Cholesterol Health Issues

Understanding Cholesterol Embolism

Cholesterol embolism is the breaking of a cholesterol particle from an unstable segment of plaque that exists within a particular blood vessel. On breaking off, this cholesterol particle travels to another part of the body where it obstructs the flow of blood. Also known as atheroembolism, cholesterol embolism can cause a variety of health problems and may even lead to death.

While cholesterol embolism may develop gradually over a period of time in some individuals, it can even develop spontaneously in some cases. Though cholesterol emboli can exist in people of all age groups, the incidence of this health problem is particularly high in higher age groups. Cholesterol emboli may be difficult to diagnose because of the protean manifestations of this syndrome.

Two different mechanisms
A cholesterol emboli has two different mechanisms of action. This means that it can occur inside in the body in two different ways.

Mechanism 1- In some cases, cholesterol crystals start breaking off from plaque spontaneously. These crystals then are flown via the bloodstream to various body organs. Since these crystals are smaller, they block arteries that are 100-200 micrometers in diameter. This blockage of arteries eventually leads to organ damage.

Mechanism 2- Here, instead of small cholesterol crystals, large cholesterol plaques break off. This can happen as a result of local trauma that is caused to the plaque. These large plaque particles block larger arteries resulting in acute organ dysfunction.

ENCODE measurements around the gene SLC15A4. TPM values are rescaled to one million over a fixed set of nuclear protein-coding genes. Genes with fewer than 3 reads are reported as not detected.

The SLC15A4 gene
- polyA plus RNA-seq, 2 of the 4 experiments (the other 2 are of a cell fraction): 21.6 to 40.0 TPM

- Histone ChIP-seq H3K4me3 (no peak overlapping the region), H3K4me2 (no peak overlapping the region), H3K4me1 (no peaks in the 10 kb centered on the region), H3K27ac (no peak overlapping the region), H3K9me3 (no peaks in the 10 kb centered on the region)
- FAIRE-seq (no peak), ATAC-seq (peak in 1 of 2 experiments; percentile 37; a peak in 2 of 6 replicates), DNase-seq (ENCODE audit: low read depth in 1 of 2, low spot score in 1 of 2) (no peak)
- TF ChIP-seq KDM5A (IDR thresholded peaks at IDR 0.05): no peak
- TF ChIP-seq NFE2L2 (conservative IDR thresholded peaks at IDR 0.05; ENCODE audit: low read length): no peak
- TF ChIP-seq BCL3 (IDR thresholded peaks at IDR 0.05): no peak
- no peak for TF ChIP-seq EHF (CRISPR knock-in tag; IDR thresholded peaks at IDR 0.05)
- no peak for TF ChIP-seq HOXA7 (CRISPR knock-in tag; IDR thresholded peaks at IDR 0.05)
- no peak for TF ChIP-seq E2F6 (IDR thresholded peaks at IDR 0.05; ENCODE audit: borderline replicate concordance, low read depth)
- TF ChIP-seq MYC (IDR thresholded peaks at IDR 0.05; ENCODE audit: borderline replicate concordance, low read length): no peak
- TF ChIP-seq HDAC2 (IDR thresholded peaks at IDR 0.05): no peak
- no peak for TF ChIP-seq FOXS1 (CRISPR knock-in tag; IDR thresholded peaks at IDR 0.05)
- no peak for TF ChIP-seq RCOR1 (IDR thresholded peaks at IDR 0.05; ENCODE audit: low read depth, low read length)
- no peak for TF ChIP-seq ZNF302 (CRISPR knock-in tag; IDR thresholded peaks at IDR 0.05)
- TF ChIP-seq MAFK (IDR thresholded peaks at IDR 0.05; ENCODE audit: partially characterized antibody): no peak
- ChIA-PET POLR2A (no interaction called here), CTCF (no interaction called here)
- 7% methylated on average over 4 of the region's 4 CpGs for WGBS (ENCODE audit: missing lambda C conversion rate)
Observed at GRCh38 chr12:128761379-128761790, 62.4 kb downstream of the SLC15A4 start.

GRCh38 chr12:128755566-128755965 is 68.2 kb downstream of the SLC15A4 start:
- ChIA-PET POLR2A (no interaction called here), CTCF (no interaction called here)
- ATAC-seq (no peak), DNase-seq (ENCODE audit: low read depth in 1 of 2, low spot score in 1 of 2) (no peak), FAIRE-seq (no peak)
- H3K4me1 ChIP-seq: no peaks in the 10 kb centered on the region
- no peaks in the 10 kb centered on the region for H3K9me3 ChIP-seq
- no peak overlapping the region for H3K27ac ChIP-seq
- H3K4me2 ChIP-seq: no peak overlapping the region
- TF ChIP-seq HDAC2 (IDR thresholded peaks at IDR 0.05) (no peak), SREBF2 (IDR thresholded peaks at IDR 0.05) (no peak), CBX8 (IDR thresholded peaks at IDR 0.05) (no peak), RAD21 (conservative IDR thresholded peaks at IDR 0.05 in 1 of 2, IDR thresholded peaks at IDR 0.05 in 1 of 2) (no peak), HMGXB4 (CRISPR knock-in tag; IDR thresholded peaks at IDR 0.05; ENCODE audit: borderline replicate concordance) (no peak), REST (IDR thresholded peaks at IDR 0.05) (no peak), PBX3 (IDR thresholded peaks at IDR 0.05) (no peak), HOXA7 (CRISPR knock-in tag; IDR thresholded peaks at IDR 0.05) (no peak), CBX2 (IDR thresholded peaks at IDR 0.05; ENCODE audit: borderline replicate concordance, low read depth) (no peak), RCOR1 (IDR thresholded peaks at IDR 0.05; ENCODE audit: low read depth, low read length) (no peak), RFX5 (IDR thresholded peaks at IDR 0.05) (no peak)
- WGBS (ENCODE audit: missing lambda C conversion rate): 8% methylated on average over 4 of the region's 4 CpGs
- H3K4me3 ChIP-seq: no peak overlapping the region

Causes and risk factors
Considering that cholesterol emboli is a critical health condition, efforts must be taken to prevent the problem. An important step in this direction would be to study the causes and risk factors associated with this health condition. Here are some factors that can trigger cholesterol embolism in the body.

* Coronary artery bypass surgery
* Hypertension
* Cerbrovascular diseases
* Aortoiliac diseases
* People who fall in the age group of 60 and above also fall in the high risk category.

Some of these risks can be reduced considerably with an axillary or a brachial approach by making use of soft flexible catheters. This approach is particularly beneficial for those patients who have a highly ulcerated aortic plaque.

Though diagnosing cholesterol embolism is quite tricky, the problem can be suspected if the patient is suffering from any of the following problems:

* Worsening of renal function
* Hypertension
* Acute multisystem dysfunction
* Distal ischemia
* Atheroemboli

There is no definitive treatment to cholesterol embolism. In treatment of cholesterol embolism, only the symptoms of the problem are dealt with. There is no as such proper cure to the entire phenomenon itself.

Cholesterol embolism is just on extension of high cholesterol levels in the body. To avoid this serious or rather fatal health condition, the best you can do is keep your cholesterol levels in check.